Sophia and her sister Fanny have requested we not show their faces on camera, or reveal their last names over privacy concerns. But they say they're coming forward because they are fed up with the violence in their city and how victims are hesitant to let the public know.
"I saw a couple of people get robbed on the street. They didn't call police. Also Asian. Why do we need to be silent?" says Sophia.
RELATED: Gov. Newsom approves additional law enforcement support for Oakland
Surveillance video from two cameras outside their home along 7th Avenue show two men with head and face coverings approach Fanny as she's getting out of the car after an afternoon of grocery shopping. The incident lasts just seconds.
"The guys just followed me, pushed me down and tried to grab my purse," says Fanny. Sophia says she saw one man point at gun at her sister.
The sisters are not only upset over what they see on social media and in the news, such as the violent purse snatching and shooting in Oakland's Chinatown Saturday and an armed robbery at a restaurant close to their home on International Boulevard weeks earlier.
They're frustrated because after this recent incident when Fanny was attacked and robbed of her phone and purse, every single member of their immediate family has now been a victim of crime in the city, including their mother.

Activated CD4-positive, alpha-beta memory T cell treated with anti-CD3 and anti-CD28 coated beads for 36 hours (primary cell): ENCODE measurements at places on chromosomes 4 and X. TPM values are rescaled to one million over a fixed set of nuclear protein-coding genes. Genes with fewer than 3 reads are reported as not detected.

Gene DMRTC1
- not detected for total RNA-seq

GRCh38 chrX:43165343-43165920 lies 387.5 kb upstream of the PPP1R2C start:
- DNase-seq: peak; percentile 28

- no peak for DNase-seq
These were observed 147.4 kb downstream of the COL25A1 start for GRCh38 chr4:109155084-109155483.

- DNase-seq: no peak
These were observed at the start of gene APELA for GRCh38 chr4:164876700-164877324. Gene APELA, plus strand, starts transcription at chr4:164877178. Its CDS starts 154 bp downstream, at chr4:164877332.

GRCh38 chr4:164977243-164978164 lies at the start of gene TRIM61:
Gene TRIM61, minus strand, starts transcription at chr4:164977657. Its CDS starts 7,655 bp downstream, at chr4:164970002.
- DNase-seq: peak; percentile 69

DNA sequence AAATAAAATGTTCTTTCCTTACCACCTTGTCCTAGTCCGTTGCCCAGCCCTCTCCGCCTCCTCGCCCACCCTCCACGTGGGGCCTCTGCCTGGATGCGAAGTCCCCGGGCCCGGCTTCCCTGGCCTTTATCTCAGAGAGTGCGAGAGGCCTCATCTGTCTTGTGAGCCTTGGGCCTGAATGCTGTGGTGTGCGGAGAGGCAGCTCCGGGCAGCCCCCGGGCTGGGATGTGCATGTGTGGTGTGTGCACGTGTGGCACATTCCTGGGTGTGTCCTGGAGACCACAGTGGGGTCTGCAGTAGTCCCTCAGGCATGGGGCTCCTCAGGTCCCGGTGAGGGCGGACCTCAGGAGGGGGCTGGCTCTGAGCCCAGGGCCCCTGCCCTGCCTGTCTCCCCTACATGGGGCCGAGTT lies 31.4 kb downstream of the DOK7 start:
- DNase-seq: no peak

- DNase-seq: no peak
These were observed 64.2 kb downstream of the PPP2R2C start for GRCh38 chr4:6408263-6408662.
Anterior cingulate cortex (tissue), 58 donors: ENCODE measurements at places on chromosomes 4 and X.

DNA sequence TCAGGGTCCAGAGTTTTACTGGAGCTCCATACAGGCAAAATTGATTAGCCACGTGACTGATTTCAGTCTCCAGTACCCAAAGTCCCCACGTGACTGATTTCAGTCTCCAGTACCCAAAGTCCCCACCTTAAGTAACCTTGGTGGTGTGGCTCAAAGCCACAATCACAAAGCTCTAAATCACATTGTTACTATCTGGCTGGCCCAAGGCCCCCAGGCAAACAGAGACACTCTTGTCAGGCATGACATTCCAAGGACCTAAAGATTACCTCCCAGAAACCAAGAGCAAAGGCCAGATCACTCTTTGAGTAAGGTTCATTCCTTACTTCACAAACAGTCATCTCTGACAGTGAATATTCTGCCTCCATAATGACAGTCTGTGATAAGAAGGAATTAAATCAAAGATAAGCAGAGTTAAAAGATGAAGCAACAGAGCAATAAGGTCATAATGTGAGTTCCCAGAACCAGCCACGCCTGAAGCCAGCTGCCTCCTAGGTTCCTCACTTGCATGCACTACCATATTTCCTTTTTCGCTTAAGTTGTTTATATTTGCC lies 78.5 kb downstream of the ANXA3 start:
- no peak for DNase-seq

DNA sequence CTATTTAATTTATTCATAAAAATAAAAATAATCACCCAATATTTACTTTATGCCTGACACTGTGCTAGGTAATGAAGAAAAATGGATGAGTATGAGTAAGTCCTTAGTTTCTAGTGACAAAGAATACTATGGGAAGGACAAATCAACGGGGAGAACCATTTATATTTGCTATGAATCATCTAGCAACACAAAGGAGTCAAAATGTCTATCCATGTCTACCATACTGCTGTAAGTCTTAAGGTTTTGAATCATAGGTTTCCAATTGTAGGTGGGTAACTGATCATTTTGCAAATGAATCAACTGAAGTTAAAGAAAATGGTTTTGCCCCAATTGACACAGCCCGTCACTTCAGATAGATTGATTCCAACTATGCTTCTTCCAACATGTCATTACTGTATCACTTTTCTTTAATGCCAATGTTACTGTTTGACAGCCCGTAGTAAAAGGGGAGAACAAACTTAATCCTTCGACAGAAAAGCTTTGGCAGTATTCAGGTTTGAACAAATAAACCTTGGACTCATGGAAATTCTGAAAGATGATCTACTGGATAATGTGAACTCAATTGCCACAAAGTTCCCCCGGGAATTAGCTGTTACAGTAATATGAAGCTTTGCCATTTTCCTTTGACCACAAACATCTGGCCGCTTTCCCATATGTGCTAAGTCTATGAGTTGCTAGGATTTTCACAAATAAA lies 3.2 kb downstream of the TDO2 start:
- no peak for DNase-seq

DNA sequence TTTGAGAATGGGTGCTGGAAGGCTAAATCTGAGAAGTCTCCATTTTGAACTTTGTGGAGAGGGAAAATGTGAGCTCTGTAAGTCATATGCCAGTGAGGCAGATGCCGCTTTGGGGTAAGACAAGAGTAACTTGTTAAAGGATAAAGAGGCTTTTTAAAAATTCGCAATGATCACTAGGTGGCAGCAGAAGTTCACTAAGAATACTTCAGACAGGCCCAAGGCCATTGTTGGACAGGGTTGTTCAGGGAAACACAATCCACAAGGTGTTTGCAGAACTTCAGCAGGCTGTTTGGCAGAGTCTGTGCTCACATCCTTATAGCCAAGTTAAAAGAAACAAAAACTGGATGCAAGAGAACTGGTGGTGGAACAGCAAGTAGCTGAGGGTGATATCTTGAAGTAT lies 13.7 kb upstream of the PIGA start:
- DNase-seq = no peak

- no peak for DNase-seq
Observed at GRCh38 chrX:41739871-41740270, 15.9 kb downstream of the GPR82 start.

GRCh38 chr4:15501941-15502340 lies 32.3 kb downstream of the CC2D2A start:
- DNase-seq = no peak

EXCLUSIVE: Man shot while trying to stop Oakland Chinatown robbery explains why he stepped in
"I have PTSD," says Sophia, who says it took years for her to recover from the mental trauma.
The trauma and frustration boiled over this week when Oakland Chinatown Chamber president Carl Chan made a plea to Governor Newsom.
"We want you to bring in the California Highway Patrol. I'm not only asking you to patrol Chinatown, I'm asking you to send the CHP to the city of Oakland, all areas. We need your help," said Chan who also asked for a State of Emergency to be declared.
While there will be no State of Emergency, Newsom did respond saying more law enforcement support is coming, and an additional $400 million to addressing street and hate crimes statewide.
RELATED: OPD restores community resource officers to Chinatown after recent attacks
Councilwoman Nikki Fortunato Bas told ABC7 News in a statement that the solution lies not only in getting illegal guns off the streets, but also addressing "the root causes of poverty and violence that lead to crime... providing access to good jobs, affordable housing, healthcare and education."
Sophia understands that need for another reason.
"I really want to move out, but I have nowhere to move... so expensive," she said.
Until then, the sisters say speaking out sends a message to the perpetrators.
"I share my story then let them know we are not afraid of them," says Fanny, pointing to the deep red scrapes on her elbows and bruising on her arms.
RELATED: Oakland launches community ambassador program following string of violent robberies
There is another message the sisters are trying to send to other Asian Americans, who may be afraid of something else.
"I am an immigrant from Hong Kong almost 20 years ago. I trust police. If bad things happen we need to call 9-1-1 immediately and report to police," says Sophia.
ABC7 News has made an inquiry with Oakland Police to learn about the suspects and if they have been apprehended.